Editor’s Note: We welcome Jennifer Jarson to the ACRLog team. Jennifer is the Information Literacy and Assessment Librarian and Social Sciences Subject Specialist at Muhlenberg College in Allentown, PA. Her research interests include information literacy and student learning pedagogy and assessment, as well as issues regarding communication, collaboration, and leadership.
A few weeks ago, I facilitated a few discussion sessions with faculty at my institution who had participated in a recent information literacy study. Together, we reviewed and interpreted some of the more significant themes of the study’s findings. We discussed, for example, evidence of students’ competencies and sites of their struggles, our teaching and learning goals and the gaps between our goals and our realities, and so on. As we identified areas of students’ disconnects, some faculty began to identify a disconnect of their own. We need help, they said, to better understand conventions and ways of knowing outside our own disciplines. We recognize that disciplines view and value source types differently, for example, or cite differently, but we don’t know how and why. As the discussion continued, faculty described wanting to better understand the perspectives that students from different disciplinary backgrounds are bringing to their classes. In core courses within their departments, faculty described comfort with their own disciplinary traditions, of course, traditions in which their students are becoming knowledgeable or are already well-versed. Yet, in the increasingly interdisciplinary areas of our evolving liberal arts curriculum — first year seminars and cluster courses, to name a few — faculty described feeling a little more at sea. So deeply steeped in their own disciplinary traditions, they asked for a little help interpreting other disciplines’ points of view and the varying research approaches through which students might be passing on the way to their classes.
This request — for librarian to operate as translator — is not unfamiliar territory. We librarians frequently work as translators, as interpreters. In fact, it seems rather like our home turf. Facility with different ways of knowing and organization is our wheelhouse. Decoding those schema and perspectives for our different user groups is a language in which we’re fluent. We interpret our users’ needs when we engage in a reference interview. We translate their needs into search strategies to best fit database structures or into relevant subject headings in a catalog. We interpret for students an assignment’s purpose or their professors’ expectations. We interpret for faculty points of research/information literacy confusion and difficulty commonly experienced by students. We decipher for users the elements of citations and clarify their means of access. The librarian-as-interpreter (or perhaps we should say negotiator?) paradigm holds in navigating relationships between faculty and student, faculty and faculty, discipline and discipline, and information resource and user. It’s in my sphere of public services that I’ve given this topic most thought, but the librarian-as-translator trope doesn’t end there. The parallel surely continues in cataloging, systems, web design, and beyond.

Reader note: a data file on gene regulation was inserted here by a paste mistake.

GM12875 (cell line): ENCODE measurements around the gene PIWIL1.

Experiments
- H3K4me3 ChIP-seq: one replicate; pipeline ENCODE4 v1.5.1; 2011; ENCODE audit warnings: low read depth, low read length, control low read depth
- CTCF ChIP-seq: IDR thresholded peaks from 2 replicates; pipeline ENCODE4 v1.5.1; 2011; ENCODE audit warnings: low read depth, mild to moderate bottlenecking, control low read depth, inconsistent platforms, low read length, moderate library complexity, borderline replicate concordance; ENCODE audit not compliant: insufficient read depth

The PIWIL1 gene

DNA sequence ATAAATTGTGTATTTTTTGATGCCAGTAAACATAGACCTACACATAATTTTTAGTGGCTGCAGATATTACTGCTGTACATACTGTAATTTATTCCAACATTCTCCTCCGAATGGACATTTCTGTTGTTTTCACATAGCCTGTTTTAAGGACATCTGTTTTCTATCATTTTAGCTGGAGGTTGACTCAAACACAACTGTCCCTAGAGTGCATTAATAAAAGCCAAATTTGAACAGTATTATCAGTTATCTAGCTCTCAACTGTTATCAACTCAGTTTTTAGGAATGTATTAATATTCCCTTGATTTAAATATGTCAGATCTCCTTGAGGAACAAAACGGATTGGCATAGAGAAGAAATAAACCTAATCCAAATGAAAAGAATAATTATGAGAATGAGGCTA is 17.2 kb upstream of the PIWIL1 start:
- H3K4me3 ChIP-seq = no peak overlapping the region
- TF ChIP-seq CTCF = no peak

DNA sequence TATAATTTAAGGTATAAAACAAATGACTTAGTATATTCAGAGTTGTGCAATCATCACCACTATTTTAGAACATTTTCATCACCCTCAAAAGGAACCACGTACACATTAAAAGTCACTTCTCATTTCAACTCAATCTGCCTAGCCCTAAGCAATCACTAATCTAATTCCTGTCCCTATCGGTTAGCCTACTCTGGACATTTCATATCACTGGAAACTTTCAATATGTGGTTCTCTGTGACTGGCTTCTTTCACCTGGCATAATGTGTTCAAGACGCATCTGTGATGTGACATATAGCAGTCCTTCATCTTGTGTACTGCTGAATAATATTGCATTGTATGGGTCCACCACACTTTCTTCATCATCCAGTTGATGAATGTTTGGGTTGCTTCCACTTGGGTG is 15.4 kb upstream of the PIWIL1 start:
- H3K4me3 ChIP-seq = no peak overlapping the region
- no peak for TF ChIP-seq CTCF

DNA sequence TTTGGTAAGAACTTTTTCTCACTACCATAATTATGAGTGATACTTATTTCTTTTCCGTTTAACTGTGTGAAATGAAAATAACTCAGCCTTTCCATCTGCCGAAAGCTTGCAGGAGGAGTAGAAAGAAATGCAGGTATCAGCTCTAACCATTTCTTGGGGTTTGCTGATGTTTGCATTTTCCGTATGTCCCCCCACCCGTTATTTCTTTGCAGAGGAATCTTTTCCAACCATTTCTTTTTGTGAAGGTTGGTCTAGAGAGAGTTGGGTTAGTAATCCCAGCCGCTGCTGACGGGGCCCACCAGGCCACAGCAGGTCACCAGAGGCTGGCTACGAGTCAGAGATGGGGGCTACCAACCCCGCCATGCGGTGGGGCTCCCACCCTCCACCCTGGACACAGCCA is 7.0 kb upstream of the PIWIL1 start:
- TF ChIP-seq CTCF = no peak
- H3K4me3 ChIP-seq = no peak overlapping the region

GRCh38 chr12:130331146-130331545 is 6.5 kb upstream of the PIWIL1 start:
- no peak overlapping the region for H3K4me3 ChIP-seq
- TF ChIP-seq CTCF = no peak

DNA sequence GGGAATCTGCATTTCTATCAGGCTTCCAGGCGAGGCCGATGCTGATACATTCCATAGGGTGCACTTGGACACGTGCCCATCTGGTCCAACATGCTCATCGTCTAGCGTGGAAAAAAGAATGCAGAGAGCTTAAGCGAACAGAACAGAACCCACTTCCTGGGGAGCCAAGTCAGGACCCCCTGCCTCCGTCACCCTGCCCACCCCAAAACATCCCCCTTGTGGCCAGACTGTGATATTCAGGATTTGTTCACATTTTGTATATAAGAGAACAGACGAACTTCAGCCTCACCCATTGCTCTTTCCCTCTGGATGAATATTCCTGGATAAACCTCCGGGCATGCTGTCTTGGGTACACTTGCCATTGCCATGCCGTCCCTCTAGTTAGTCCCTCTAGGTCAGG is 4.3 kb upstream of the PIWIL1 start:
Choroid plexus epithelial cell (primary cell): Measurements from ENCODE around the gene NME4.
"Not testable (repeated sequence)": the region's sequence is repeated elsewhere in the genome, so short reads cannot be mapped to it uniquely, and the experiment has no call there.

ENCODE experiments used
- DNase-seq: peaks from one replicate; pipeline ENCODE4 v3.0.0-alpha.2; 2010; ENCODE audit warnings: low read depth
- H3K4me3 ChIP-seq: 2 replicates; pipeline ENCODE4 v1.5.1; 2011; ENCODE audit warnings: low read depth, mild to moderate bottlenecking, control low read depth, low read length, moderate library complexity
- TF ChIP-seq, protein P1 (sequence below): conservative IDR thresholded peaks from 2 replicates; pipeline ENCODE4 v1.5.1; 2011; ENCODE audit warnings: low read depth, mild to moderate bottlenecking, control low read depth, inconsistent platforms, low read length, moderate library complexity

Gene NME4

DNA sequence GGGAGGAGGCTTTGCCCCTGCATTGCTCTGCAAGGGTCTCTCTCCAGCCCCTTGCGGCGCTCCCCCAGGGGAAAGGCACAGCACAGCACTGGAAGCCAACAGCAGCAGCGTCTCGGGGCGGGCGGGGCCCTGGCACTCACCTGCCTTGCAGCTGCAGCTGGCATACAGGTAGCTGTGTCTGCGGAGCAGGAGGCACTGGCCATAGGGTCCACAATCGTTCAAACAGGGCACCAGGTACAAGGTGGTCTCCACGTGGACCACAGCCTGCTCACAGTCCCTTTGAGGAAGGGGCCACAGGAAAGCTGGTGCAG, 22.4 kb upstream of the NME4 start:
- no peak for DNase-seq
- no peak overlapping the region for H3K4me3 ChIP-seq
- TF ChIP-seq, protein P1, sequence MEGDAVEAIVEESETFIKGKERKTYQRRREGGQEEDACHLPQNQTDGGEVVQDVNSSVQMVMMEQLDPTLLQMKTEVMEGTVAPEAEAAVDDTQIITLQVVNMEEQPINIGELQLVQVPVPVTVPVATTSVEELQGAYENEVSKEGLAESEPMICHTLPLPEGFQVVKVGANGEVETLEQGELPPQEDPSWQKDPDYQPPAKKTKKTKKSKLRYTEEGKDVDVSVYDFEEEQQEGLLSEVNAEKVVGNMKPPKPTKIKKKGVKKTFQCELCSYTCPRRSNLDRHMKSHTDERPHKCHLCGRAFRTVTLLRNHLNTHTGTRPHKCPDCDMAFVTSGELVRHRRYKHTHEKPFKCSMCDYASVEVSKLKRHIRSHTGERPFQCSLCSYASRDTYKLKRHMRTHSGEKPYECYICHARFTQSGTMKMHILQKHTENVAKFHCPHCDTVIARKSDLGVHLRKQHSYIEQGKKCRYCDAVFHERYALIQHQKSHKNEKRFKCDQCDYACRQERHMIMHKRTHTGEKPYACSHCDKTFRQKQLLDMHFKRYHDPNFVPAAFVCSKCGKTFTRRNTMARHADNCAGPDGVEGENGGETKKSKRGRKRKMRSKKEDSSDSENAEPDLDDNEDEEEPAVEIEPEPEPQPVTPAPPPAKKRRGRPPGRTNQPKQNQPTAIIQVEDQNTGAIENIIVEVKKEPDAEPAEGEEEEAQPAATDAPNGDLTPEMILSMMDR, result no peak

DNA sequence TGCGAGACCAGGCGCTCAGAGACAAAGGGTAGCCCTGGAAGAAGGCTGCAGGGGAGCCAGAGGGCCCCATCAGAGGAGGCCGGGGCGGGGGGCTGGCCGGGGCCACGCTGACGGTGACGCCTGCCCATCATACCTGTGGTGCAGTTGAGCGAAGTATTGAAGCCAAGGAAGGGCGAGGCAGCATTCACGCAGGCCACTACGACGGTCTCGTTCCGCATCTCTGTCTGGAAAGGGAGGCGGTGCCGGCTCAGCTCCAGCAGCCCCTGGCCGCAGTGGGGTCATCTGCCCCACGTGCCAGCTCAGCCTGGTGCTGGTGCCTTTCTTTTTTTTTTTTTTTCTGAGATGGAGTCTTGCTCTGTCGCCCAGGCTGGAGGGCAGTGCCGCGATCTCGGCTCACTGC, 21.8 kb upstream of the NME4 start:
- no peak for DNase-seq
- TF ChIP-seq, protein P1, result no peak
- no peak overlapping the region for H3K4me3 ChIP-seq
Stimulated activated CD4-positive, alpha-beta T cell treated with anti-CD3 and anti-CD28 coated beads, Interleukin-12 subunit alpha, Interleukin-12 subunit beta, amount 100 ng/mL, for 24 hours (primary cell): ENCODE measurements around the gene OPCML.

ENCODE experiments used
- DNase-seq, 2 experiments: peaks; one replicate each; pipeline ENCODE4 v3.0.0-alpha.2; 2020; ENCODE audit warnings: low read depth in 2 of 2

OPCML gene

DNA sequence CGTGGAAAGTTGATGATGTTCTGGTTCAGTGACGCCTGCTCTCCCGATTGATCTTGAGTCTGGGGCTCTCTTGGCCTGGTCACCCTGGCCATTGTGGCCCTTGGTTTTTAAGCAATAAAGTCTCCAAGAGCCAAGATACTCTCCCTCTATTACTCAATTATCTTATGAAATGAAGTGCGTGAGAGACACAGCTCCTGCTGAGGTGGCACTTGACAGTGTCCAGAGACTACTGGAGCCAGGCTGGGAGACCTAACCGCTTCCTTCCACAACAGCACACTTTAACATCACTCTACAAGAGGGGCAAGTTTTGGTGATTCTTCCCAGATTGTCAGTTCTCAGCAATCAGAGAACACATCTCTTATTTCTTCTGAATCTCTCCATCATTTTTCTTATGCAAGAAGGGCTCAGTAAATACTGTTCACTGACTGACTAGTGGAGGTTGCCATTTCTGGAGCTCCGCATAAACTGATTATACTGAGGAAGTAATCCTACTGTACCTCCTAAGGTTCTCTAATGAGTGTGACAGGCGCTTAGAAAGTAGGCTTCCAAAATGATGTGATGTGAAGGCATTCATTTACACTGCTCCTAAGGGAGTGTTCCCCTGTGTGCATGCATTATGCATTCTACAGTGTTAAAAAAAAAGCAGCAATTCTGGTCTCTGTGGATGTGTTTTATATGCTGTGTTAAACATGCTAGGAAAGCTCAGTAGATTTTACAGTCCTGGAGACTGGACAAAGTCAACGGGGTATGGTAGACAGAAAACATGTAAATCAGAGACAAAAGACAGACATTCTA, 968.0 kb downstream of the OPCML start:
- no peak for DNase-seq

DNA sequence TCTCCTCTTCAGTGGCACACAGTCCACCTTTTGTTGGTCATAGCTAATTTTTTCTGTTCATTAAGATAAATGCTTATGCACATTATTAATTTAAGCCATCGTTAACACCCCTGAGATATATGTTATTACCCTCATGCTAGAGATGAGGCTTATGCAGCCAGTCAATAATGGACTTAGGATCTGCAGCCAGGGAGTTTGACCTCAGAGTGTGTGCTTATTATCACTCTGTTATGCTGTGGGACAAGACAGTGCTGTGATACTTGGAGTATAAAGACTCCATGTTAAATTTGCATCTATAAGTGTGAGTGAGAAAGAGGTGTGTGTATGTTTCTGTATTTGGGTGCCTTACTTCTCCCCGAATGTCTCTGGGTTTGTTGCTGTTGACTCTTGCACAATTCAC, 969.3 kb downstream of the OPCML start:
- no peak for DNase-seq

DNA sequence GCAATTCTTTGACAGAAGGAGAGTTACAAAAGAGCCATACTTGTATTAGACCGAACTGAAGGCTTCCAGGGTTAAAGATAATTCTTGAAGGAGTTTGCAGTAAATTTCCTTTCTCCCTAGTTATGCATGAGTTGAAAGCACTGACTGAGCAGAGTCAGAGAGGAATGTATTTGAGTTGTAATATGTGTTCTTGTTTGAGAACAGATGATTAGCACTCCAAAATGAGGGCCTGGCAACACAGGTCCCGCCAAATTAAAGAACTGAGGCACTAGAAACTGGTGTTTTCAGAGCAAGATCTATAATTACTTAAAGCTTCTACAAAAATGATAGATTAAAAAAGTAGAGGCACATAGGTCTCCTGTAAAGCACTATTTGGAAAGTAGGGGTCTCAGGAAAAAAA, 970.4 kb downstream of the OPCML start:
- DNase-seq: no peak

So what is it about librarians that situates us in this role? And serves us well in it? It’s the nature of our work itself, no doubt. By working with our users, we see through their eyes. It’s the philosophies and values at our profession’s core (Ranganathan, anyone?), however debated our philosophies might be. With deep respect for our users and our resources alike, we aim to bridge the gaps between them. It’s the nature of our location, at the intersections of so many points in our information ecologies and our campus landscapes.
Access to these points — these viewpoints, these skill sets — is not something to take lightly or ignore. Our unique position affords us opportunities to reach across divides of perspectives, stakeholders, and disciplines. At the same time, we must take care to evaluate our neutrality in such a position; we must recognize the role we play and our responsibilities in these acts of translation. With an ear tuned accordingly, we can bring a diversity of voices to our varied campus tables.
What are you hearing? For whom and how are you interpreting? I would love to discuss your thoughts in the comments…